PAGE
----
My name is Joe, and although I very much doubt that you remember me, we have met several times. To be fair, it's a bit of a stretch to say that we've "met." Your carriers, I've met. You, I've only seen. I've admired you - marveled, actually. I long for just a sliver of what you have.
The first time I saw you, when I was seventeen, you seemed utterly foreign to me. You took the form of my best friend's aunt, a retired teacher from the island of St. Thomas. You were constantly surrounded by activity. Your husband laughed and joked incessantly, and your brother was - and I presume still is - a whirlwind of noise and adventure. Yet, somehow, you maintained your serenity. You had an elegance, a way of gliding through all the chaos with a calm, warm smile. I'll never know how you did it.
|Gossamer Cumulus Fluff Over St. Thomas - 1995|
A few years later, I saw you in the person of my sophomore crush in college. Everyone thought you were an airhead of some sort, so slow to speak up, so blue-eyed and faraway. I knew you were more than that - smarter than all of us, and full of the same insecurities and nineteen-year old angst that plagued us all. You were probably just counting to ten before responding or reacting to anything or anyone, but it came across to me as the kind of stillness that usually accompanies one much older than you were. Even if you were totally faking your serenity, it was a skill that I lacked, and I envied you for possessing it.
[Photo deleted - release not obtained]
Then, you appeared as a fictitious character, portrayed by a young and relatively inexperienced actress. I must admit that in 1992, I utterly failed to notice that it was you, but a few months ago, when I took a closer look, there was no doubt. As portrayed by the not-yet-hated-at-the-time Christina Ricci, little Wednesday Addams in the big-screen adaptation of "The Addams Family" showed me a new facet of you. You weren't just still - you were cool. It was as if movement of any kind - physical or emotional or otherwise - was simply beneath you. Ricci was like ten years old when she did that movie - how did you DO that? I would be thrilled to have just a day of being so committed to motionlessness.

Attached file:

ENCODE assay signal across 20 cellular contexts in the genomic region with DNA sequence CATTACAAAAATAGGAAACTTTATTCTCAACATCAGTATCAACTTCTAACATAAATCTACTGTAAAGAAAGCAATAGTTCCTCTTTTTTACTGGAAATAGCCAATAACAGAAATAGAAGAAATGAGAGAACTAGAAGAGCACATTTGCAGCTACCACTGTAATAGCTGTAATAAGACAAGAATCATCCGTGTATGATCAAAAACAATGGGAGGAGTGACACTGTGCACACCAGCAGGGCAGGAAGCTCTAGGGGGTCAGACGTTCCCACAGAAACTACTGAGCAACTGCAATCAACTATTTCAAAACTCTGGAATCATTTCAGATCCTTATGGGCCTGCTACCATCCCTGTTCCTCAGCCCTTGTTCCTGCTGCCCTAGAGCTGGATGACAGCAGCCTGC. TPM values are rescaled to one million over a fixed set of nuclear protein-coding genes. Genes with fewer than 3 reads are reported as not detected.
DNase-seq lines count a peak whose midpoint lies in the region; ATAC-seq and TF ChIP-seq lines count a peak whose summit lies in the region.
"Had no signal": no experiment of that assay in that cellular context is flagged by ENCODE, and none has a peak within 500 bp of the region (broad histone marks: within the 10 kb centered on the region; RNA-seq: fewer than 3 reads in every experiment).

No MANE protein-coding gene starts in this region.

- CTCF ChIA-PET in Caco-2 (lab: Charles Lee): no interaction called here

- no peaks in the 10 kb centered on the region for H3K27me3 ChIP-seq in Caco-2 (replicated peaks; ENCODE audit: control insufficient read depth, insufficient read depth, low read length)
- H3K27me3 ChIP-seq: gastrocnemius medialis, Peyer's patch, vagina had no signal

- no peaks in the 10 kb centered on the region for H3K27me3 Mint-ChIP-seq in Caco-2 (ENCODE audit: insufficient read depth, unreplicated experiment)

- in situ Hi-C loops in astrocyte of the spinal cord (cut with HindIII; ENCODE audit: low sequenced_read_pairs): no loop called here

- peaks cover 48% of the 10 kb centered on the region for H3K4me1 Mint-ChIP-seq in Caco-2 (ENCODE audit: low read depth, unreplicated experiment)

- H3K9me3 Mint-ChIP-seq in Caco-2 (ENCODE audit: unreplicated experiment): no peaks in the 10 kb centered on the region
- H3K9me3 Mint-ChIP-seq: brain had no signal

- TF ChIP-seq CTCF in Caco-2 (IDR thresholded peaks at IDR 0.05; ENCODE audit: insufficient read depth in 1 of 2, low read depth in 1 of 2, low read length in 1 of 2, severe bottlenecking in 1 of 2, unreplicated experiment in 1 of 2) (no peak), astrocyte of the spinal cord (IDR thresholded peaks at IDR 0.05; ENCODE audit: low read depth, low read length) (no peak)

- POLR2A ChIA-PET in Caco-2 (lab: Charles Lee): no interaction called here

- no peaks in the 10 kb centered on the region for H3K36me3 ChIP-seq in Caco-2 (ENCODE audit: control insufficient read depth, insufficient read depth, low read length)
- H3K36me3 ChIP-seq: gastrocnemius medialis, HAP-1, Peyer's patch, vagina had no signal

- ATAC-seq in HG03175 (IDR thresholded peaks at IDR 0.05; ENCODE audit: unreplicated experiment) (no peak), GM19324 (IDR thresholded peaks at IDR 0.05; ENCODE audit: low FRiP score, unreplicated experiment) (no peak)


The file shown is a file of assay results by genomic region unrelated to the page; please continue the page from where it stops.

Finally, you might think that I'd been too busy to have noticed, but your presence in my father did not escape me. Even before his stroke, you had him sitting quietly at the edge of the action. Not quite a wallflower - he was perfectly willing to participate in a gathering, and when he did so, he was extremely capable. But, he didn't need to move, to make a sound, to be heard. He -you- would just as soon observe, note, learn, and be. He could do small talk, but by that last decade, even I could see that he abhorred speaking in the interest of the avoidance of silence. This was, to me, one of his greatest gifts and, Dear Stillness, he got it from you. It made those few words he did venture to say just that much weightier.
|The Man and His Books|
I don't regret the fact that I inherited his temper and his sarcasm - but not his stillness. However, I do both rue and lament it. Yes, I stole that line. I'm not as clever as he was, either.
Anyway, Stillness. I like you. I admire you. I want what you have. I don't even have the excuse of a house full of children, or a high-octane career, but for whatever reason I cannot reach you. I won't stop trying.
To be still. To be at peace. Just for a moment. Must be nice.
|Rock Creek Valley Elementary School. Snow. Night. Stillness.|